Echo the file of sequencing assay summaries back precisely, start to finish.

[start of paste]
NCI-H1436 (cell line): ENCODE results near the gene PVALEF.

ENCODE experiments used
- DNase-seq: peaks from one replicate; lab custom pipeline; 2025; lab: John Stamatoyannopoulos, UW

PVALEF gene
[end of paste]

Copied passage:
NCI-H1436 (cell line): ENCODE results near the gene PVALEF.

ENCODE experiments used
- DNase-seq: peaks from one replicate; lab custom pipeline; 2025; lab: John Stamatoyannopoulos, UW

PVALEF gene